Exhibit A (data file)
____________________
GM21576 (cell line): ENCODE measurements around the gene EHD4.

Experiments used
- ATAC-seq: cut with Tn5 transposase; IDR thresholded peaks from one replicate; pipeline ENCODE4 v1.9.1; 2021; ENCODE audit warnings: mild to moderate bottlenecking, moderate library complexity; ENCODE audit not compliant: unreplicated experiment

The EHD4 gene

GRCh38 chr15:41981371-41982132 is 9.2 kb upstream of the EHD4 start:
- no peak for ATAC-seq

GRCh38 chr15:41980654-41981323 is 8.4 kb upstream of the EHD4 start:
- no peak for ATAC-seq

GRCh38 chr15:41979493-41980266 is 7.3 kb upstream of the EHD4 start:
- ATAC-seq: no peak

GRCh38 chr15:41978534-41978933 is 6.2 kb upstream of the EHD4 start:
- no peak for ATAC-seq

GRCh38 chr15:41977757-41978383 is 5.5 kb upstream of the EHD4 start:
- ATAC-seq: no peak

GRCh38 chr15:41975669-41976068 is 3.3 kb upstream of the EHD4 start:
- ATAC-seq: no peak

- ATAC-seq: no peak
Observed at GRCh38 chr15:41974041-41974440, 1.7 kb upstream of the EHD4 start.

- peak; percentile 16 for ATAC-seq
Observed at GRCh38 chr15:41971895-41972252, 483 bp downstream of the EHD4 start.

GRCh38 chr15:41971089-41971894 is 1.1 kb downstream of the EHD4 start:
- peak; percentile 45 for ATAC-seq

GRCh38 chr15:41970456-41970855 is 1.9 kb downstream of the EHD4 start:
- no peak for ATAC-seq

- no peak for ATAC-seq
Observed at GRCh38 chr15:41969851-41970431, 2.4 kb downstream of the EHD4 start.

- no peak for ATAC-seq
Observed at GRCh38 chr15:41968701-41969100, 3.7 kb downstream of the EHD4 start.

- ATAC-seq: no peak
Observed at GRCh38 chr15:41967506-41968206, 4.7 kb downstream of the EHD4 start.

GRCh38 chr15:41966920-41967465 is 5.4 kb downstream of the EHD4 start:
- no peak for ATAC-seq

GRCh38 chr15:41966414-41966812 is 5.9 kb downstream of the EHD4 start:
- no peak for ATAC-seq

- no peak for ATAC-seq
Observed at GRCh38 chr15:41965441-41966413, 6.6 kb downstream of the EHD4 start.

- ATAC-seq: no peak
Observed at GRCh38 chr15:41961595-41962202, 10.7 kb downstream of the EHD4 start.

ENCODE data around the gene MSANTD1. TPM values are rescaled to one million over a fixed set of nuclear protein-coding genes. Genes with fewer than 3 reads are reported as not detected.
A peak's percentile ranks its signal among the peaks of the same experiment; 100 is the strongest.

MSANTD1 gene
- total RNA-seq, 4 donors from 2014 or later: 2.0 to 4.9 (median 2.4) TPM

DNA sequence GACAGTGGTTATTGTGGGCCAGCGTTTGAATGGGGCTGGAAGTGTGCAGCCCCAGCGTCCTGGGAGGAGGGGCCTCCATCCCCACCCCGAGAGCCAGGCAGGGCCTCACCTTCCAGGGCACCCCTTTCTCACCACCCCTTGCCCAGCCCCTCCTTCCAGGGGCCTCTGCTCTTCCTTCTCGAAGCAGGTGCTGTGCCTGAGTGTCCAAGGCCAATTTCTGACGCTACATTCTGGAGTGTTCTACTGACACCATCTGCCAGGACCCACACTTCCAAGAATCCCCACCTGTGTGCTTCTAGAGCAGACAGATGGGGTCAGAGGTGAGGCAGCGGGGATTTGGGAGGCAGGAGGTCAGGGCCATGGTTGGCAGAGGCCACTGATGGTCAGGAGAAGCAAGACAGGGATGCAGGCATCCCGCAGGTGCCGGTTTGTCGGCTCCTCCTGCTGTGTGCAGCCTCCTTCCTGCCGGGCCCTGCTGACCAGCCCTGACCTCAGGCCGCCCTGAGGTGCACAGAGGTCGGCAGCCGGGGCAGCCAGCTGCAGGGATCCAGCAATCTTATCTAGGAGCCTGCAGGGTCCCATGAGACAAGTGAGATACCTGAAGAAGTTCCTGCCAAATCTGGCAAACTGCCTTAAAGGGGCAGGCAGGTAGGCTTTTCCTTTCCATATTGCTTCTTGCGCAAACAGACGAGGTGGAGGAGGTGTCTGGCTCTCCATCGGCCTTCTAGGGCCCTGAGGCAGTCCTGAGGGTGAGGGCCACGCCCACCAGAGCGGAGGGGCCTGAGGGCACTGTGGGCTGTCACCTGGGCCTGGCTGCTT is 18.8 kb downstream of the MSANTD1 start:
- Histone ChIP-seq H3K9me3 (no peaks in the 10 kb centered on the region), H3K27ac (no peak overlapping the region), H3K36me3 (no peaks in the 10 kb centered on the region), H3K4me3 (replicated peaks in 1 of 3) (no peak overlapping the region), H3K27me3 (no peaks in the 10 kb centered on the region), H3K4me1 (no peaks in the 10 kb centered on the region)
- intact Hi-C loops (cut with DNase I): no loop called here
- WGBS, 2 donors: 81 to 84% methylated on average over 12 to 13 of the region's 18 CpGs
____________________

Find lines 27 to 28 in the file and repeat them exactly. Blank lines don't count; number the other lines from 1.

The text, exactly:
- no peak for ATAC-seq
Observed at GRCh38 chr15:41968701-41969100, 3.7 kb downstream of the EHD4 start.